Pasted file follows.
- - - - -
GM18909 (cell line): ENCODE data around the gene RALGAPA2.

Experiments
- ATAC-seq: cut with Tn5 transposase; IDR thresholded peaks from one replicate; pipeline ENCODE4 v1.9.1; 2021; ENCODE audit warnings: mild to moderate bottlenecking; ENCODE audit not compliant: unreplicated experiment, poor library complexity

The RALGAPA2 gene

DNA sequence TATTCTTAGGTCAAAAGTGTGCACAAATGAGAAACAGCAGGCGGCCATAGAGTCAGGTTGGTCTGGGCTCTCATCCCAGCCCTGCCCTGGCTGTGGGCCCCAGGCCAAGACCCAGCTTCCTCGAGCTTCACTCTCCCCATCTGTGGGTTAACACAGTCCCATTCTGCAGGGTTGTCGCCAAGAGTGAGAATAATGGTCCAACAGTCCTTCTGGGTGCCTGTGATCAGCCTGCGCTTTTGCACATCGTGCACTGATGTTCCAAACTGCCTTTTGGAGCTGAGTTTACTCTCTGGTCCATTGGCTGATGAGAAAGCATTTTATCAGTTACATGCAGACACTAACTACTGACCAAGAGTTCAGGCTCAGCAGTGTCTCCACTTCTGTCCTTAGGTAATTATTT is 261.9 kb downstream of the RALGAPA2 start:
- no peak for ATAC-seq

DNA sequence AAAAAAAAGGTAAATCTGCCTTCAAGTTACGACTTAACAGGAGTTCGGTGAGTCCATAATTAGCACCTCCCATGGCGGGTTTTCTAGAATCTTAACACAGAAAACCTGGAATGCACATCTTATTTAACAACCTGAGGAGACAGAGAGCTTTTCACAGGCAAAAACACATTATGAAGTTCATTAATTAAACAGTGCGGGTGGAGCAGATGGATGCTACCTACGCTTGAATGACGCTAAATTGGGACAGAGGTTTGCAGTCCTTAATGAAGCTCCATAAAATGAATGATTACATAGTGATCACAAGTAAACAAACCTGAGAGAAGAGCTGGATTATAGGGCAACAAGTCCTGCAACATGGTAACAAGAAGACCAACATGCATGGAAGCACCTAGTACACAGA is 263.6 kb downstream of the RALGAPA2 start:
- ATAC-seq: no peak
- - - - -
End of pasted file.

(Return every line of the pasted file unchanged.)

GM18909 (cell line): ENCODE data around the gene RALGAPA2.

Experiments
- ATAC-seq: cut with Tn5 transposase; IDR thresholded peaks from one replicate; pipeline ENCODE4 v1.9.1; 2021; ENCODE audit warnings: mild to moderate bottlenecking; ENCODE audit not compliant: unreplicated experiment, poor library complexity

The RALGAPA2 gene

DNA sequence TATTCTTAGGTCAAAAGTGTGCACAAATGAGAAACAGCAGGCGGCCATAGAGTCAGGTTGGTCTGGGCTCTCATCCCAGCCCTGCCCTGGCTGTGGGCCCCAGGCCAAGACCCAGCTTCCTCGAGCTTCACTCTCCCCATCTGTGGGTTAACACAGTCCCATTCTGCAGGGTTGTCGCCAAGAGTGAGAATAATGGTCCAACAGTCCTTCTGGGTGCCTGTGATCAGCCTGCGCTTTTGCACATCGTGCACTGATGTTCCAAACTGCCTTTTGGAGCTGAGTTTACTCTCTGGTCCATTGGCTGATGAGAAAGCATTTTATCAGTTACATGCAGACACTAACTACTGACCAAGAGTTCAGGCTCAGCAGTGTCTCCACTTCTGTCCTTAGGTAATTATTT is 261.9 kb downstream of the RALGAPA2 start:
- no peak for ATAC-seq

DNA sequence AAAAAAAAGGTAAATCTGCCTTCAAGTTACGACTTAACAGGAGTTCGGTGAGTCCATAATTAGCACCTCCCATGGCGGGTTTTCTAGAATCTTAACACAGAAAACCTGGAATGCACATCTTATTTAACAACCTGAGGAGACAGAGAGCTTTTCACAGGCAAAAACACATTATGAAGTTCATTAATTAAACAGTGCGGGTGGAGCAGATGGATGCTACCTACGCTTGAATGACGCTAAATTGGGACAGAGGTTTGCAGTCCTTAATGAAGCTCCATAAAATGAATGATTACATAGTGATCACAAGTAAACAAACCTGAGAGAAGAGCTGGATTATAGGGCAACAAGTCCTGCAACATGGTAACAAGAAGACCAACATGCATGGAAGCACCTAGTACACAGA is 263.6 kb downstream of the RALGAPA2 start:
- ATAC-seq: no peak